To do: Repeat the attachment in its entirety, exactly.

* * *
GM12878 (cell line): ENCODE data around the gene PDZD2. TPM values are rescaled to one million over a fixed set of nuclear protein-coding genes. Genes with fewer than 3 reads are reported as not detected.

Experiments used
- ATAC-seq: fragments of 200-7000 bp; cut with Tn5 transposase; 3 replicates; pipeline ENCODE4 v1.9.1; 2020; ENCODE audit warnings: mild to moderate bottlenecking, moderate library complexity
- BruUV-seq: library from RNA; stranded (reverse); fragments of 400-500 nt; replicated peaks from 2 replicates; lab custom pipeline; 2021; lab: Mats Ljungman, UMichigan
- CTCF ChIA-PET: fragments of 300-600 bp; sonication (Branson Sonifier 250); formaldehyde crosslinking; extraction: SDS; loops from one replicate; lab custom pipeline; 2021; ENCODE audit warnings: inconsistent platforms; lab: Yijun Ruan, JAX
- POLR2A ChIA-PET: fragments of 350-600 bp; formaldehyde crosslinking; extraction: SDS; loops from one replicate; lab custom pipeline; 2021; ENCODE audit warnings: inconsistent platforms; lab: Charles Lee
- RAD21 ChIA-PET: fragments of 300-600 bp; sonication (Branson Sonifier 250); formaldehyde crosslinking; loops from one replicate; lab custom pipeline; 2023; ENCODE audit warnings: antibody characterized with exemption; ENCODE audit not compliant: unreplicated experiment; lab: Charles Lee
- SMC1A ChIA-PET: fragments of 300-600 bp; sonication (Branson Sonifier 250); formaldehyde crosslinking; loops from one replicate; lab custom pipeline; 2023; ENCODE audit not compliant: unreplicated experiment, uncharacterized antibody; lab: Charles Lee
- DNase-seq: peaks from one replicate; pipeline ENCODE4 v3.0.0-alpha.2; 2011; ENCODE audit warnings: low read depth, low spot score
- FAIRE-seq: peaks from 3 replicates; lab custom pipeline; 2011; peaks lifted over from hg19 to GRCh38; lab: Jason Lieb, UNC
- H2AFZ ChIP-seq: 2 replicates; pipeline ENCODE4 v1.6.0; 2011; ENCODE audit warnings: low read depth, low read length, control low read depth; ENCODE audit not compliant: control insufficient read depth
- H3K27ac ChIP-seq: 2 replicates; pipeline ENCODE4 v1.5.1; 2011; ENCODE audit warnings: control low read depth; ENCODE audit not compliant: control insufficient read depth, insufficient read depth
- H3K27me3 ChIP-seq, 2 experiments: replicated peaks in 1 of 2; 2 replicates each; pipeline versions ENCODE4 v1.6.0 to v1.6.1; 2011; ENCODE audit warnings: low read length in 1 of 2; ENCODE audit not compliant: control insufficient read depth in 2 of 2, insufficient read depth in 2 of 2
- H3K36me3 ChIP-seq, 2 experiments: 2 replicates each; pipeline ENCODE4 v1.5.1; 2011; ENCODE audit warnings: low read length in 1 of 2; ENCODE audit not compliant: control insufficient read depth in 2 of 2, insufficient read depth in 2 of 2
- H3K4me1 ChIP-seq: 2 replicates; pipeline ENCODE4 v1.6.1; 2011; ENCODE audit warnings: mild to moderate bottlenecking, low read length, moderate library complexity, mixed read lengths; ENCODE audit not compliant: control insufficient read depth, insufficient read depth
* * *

GM12878 (cell line): ENCODE data around the gene PDZD2. TPM values are rescaled to one million over a fixed set of nuclear protein-coding genes. Genes with fewer than 3 reads are reported as not detected.

Experiments used
- ATAC-seq: fragments of 200-7000 bp; cut with Tn5 transposase; 3 replicates; pipeline ENCODE4 v1.9.1; 2020; ENCODE audit warnings: mild to moderate bottlenecking, moderate library complexity
- BruUV-seq: library from RNA; stranded (reverse); fragments of 400-500 nt; replicated peaks from 2 replicates; lab custom pipeline; 2021; lab: Mats Ljungman, UMichigan
- CTCF ChIA-PET: fragments of 300-600 bp; sonication (Branson Sonifier 250); formaldehyde crosslinking; extraction: SDS; loops from one replicate; lab custom pipeline; 2021; ENCODE audit warnings: inconsistent platforms; lab: Yijun Ruan, JAX
- POLR2A ChIA-PET: fragments of 350-600 bp; formaldehyde crosslinking; extraction: SDS; loops from one replicate; lab custom pipeline; 2021; ENCODE audit warnings: inconsistent platforms; lab: Charles Lee
- RAD21 ChIA-PET: fragments of 300-600 bp; sonication (Branson Sonifier 250); formaldehyde crosslinking; loops from one replicate; lab custom pipeline; 2023; ENCODE audit warnings: antibody characterized with exemption; ENCODE audit not compliant: unreplicated experiment; lab: Charles Lee
- SMC1A ChIA-PET: fragments of 300-600 bp; sonication (Branson Sonifier 250); formaldehyde crosslinking; loops from one replicate; lab custom pipeline; 2023; ENCODE audit not compliant: unreplicated experiment, uncharacterized antibody; lab: Charles Lee
- DNase-seq: peaks from one replicate; pipeline ENCODE4 v3.0.0-alpha.2; 2011; ENCODE audit warnings: low read depth, low spot score
- FAIRE-seq: peaks from 3 replicates; lab custom pipeline; 2011; peaks lifted over from hg19 to GRCh38; lab: Jason Lieb, UNC
- H2AFZ ChIP-seq: 2 replicates; pipeline ENCODE4 v1.6.0; 2011; ENCODE audit warnings: low read depth, low read length, control low read depth; ENCODE audit not compliant: control insufficient read depth
- H3K27ac ChIP-seq: 2 replicates; pipeline ENCODE4 v1.5.1; 2011; ENCODE audit warnings: control low read depth; ENCODE audit not compliant: control insufficient read depth, insufficient read depth
- H3K27me3 ChIP-seq, 2 experiments: replicated peaks in 1 of 2; 2 replicates each; pipeline versions ENCODE4 v1.6.0 to v1.6.1; 2011; ENCODE audit warnings: low read length in 1 of 2; ENCODE audit not compliant: control insufficient read depth in 2 of 2, insufficient read depth in 2 of 2
- H3K36me3 ChIP-seq, 2 experiments: 2 replicates each; pipeline ENCODE4 v1.5.1; 2011; ENCODE audit warnings: low read length in 1 of 2; ENCODE audit not compliant: control insufficient read depth in 2 of 2, insufficient read depth in 2 of 2
- H3K4me1 ChIP-seq: 2 replicates; pipeline ENCODE4 v1.6.1; 2011; ENCODE audit warnings: mild to moderate bottlenecking, low read length, moderate library complexity, mixed read lengths; ENCODE audit not compliant: control insufficient read depth, insufficient read depth